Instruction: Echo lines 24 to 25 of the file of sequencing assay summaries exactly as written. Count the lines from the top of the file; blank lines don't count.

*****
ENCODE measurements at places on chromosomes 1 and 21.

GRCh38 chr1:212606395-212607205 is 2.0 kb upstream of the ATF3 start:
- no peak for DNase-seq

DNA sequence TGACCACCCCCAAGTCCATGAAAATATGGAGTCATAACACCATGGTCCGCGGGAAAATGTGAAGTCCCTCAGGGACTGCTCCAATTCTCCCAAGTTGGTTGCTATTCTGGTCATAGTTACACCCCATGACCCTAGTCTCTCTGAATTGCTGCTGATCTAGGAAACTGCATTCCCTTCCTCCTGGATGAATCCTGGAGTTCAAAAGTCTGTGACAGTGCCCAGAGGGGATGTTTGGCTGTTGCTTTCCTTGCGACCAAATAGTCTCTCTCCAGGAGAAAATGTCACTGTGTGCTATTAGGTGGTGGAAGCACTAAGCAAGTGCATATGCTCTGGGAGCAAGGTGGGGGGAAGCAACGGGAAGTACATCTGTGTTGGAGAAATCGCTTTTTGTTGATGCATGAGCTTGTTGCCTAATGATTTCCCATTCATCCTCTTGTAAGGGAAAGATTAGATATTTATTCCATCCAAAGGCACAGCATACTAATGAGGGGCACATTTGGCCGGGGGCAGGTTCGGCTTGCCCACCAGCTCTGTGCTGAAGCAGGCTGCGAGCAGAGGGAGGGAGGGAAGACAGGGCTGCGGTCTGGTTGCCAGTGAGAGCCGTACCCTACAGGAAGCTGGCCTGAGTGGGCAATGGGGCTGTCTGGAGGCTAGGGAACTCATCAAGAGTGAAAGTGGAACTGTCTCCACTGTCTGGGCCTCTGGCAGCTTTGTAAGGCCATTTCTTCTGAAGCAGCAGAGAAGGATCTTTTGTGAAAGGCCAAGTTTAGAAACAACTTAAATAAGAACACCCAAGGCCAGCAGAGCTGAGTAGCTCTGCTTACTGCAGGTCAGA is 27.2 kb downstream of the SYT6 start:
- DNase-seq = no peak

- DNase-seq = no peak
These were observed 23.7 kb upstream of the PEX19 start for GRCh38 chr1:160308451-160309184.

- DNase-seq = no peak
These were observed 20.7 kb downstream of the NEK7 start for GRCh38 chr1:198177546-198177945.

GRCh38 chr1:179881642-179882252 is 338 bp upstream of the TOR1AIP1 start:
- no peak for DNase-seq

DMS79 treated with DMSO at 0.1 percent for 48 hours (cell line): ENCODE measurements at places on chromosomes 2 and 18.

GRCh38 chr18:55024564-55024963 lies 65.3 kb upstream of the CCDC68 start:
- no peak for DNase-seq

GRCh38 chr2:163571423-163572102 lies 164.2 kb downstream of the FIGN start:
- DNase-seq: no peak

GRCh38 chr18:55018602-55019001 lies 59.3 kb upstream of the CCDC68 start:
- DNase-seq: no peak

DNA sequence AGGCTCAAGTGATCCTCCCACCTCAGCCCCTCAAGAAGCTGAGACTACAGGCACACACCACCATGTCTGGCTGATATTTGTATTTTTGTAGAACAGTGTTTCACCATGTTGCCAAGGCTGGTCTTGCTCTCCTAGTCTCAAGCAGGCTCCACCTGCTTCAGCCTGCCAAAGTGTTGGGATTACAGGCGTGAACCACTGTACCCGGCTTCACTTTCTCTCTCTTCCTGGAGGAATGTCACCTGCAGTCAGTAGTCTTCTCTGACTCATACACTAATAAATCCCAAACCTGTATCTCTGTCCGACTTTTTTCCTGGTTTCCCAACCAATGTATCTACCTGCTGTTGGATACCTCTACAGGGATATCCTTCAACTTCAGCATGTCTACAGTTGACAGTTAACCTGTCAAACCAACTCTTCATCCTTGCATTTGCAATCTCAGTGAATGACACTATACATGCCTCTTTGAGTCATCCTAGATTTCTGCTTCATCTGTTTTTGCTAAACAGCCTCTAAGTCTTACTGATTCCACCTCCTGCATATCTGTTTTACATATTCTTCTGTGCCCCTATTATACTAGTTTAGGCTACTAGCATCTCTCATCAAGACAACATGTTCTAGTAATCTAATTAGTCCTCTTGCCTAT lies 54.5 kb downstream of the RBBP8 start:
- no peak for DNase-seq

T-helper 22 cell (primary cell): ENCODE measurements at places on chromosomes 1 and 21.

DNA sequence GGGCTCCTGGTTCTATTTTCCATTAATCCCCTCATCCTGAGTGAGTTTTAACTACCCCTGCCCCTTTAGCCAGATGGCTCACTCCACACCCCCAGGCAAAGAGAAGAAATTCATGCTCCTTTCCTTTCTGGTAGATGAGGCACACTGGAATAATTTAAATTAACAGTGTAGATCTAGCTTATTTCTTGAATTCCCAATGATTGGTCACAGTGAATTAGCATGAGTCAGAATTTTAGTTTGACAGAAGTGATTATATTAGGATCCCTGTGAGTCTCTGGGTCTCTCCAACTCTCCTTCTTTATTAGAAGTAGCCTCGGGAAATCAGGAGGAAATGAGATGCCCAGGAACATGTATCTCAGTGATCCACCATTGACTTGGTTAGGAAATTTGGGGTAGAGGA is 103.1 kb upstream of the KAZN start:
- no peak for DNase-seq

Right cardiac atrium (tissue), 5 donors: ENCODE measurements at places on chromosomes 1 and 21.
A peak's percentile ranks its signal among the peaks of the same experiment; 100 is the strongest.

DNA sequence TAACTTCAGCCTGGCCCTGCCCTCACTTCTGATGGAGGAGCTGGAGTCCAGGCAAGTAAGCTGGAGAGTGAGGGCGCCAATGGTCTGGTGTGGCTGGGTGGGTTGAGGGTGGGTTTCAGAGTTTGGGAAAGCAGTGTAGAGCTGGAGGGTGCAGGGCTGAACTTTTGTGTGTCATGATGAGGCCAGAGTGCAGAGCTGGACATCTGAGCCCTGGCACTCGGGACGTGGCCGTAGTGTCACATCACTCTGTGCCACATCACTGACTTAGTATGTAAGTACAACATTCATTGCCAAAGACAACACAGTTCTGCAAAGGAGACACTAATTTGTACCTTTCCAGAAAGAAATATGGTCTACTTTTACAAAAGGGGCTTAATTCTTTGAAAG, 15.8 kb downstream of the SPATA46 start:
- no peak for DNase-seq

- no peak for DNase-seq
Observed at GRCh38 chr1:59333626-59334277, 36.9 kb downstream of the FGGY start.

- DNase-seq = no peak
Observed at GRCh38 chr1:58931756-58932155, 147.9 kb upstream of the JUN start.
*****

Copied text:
Right cardiac atrium (tissue), 5 donors: ENCODE measurements at places on chromosomes 1 and 21.
A peak's percentile ranks its signal among the peaks of the same experiment; 100 is the strongest.